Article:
Football Games Have 11 Minutes of Action - WSJ.com
This headline is misleading. The ball may be actually moving for only fifteen minutes, but there's a lot more going on in a play than simply the ball being moved. ALL of each play is critical to the game, and fans don't lose interest just because the ball itself may not be in actual motion for every minute of each quarter.

Like I said, the entire PLAY is critical - we're watching what individual members of the teams are doing offensively, defensively, etc. Also, during the lulls between plays, when teams are huddling and planning or getting into place, the sportscasters play replays of the most recent play - often in slow motion - which is very interesting to fans, because the game is won or lost often by inches and seconds. So we're honestly not acutely aware of whether or not the ball is actually MOVING at this very moment, because even in the stadiums, we're watching the instant replays of the last play during the small lulls on the field.

We're also watching other things happening on the sidelines and in the stands - the antics of fans, a beaming wife or mother after their loved one's successful play on the field, that sort of thing. It's not just about what's happening with the ball every second.

So - the actual game -people playing football on the field - is fifteen minutes per quarter - one hour of playing time.
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Old 12-11-2012, 01:30 PM
 
Location: London, UK
54 posts, read 59,470 times
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At the end of the day it doesn't matter. If you enjoy it, watch it and if you don't, then don't! I don't think there would be any resistance to having a team at Wembley but I think it has some way to go in attracting an international audience.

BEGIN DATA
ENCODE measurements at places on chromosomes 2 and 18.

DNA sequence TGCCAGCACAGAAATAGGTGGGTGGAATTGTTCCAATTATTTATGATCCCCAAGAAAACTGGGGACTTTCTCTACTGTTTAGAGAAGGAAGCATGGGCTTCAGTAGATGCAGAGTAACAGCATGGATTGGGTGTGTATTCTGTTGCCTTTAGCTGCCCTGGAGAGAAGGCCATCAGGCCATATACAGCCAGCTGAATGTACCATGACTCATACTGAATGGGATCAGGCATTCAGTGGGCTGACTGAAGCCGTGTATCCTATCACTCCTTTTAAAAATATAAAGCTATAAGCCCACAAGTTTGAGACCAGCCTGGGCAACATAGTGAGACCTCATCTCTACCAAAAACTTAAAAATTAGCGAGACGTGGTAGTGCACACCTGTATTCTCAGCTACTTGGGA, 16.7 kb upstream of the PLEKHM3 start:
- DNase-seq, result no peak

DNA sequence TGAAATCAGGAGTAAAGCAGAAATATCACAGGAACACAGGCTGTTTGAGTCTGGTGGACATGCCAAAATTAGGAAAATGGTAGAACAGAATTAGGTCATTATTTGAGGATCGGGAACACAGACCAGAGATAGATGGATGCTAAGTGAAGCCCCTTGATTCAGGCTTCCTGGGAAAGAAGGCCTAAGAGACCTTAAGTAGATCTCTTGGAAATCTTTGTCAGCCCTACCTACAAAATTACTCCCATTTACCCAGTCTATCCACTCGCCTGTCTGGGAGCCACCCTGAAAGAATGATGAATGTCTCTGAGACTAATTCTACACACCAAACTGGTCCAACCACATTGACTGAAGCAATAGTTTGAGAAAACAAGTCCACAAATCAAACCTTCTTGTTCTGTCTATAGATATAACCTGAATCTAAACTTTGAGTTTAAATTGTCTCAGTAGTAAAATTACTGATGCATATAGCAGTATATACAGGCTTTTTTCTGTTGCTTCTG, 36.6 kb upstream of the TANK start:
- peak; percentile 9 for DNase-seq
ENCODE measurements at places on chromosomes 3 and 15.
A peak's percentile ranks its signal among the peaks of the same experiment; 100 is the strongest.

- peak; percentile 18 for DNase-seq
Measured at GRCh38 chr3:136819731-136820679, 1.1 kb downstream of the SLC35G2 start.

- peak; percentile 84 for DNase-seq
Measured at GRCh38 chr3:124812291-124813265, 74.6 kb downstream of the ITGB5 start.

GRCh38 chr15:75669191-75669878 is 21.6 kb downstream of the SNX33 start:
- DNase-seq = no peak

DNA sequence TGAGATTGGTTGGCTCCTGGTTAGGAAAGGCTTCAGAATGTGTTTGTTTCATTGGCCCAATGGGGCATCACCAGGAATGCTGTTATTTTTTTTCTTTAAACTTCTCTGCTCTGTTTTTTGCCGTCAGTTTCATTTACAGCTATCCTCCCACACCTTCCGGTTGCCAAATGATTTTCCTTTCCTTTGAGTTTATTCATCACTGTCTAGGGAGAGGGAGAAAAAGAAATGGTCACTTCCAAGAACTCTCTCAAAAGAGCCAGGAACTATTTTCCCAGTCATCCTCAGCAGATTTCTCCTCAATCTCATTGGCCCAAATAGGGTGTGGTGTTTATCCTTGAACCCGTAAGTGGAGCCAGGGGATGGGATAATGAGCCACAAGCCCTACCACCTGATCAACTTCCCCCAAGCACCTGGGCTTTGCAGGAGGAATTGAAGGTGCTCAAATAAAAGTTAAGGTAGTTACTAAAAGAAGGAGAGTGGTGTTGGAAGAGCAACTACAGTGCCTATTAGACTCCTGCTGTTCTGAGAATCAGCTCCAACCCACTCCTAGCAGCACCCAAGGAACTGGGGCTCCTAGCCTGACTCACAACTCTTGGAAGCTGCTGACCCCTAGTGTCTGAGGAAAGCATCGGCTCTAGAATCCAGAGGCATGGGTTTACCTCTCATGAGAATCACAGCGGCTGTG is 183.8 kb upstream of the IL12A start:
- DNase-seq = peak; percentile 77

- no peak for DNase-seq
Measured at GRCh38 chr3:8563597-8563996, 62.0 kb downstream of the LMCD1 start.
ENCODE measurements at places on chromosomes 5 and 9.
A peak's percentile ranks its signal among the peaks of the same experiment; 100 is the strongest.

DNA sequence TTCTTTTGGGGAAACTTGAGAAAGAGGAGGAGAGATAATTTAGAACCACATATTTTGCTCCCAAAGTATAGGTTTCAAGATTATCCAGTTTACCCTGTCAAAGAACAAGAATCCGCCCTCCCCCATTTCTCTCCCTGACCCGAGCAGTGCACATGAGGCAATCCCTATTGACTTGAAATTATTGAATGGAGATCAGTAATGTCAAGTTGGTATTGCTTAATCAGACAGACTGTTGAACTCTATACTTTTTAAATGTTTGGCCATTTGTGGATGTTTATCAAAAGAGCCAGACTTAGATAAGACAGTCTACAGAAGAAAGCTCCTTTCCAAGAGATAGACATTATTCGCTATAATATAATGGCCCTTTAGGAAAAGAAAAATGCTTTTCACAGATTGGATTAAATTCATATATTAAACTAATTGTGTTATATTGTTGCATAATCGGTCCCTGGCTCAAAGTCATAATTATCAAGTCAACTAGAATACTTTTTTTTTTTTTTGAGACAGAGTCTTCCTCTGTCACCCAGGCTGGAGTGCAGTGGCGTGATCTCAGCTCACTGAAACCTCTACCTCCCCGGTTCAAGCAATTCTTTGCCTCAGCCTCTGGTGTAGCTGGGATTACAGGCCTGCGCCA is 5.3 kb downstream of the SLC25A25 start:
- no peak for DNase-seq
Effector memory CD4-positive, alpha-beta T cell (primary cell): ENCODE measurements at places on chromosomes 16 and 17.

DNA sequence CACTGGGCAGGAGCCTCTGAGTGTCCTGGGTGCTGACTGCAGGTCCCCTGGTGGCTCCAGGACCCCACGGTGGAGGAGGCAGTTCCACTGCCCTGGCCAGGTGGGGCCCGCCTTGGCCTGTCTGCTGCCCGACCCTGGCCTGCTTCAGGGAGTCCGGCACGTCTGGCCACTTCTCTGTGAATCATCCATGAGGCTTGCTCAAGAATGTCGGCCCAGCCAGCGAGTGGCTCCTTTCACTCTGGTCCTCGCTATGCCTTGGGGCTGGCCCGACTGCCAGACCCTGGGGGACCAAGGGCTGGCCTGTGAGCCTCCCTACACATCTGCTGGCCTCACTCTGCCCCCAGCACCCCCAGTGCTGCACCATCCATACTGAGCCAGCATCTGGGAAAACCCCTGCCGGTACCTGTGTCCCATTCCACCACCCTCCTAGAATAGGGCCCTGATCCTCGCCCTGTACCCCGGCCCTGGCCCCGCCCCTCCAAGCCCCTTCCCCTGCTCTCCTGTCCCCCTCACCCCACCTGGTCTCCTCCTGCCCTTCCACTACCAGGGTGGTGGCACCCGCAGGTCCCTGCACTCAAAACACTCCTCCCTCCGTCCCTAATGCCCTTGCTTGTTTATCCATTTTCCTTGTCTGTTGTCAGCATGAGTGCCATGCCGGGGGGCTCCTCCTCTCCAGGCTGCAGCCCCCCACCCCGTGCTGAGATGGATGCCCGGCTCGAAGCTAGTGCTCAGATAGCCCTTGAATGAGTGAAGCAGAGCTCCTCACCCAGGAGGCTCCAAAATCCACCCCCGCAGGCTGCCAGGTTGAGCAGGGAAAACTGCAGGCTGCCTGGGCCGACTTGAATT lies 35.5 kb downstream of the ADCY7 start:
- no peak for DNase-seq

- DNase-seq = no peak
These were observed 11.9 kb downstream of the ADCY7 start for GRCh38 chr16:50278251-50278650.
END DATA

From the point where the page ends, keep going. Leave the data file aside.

I love it but that's just me
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Old 12-11-2012, 02:15 PM
 
Location: Mid Atlantic USA
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Last night on the national news they mentioned that NFL tv viewership numbers are at their highest ever. So, they are doing something right.

In my neighborhood, Sunday during football season many houses have small football watching parties going on. Every bar and pub in the city is packed. There are even some bars downtown where for example all the Pittsburghers that have moved to Philly gather to watch their team. Very festive atmosphere. It is kind of hard to explain if you didn't grow up with Sunday NFL football like we all did.

Sunday NFL is a very big deal in the US. In fact, some older Americans still hold a grudge against the NFL for not cancelling all NFL games the Sunday after JFK was assassinated.
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Old 12-11-2012, 03:25 PM
 
Location: Scotland
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What reactions did you expect opening an American Football thread in a UK forum? It is not popular here, the UK will always be a Football nation.
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Old 12-11-2012, 03:49 PM
 
3,059 posts, read 8,258,494 times
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Quote:
Originally Posted by paull805 View Post
... It is not popular here, the UK will always be a Football nation.
True enough - I did an analysis of responses from Brits/people that live in UK - the answer to the OP's question as to whether we wanted an NFL team (or conference) was a resounding "Nope".
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Old 12-11-2012, 05:55 PM
 
3,804 posts, read 6,151,054 times
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Originally Posted by Jaggy001 View Post
In the USA, most of the stadiums are out of town and have very large car parks which facilitate 'tailgating'. In the UK, most stadia are in town, do not have large car parks and where the majority of fans use public transport to access them.
Not an NFL fan, but I remember going to an Auburn-Georgia Tech game in Atlanta several years back. We had to ride the subway in to their campus. It was absolutely electric being on the subway with hundreds of people in the trains and thousands in the stations wearing their school's colors while simultaneously singing their fight songs and chanting their cheers. Got to the stadium, and there was still a fair bit of tailgating right in the heart of Atlanta. The good guys lost that day in horrific fashion, but that's still my favorite road trip (and it would take quite a lot to top it).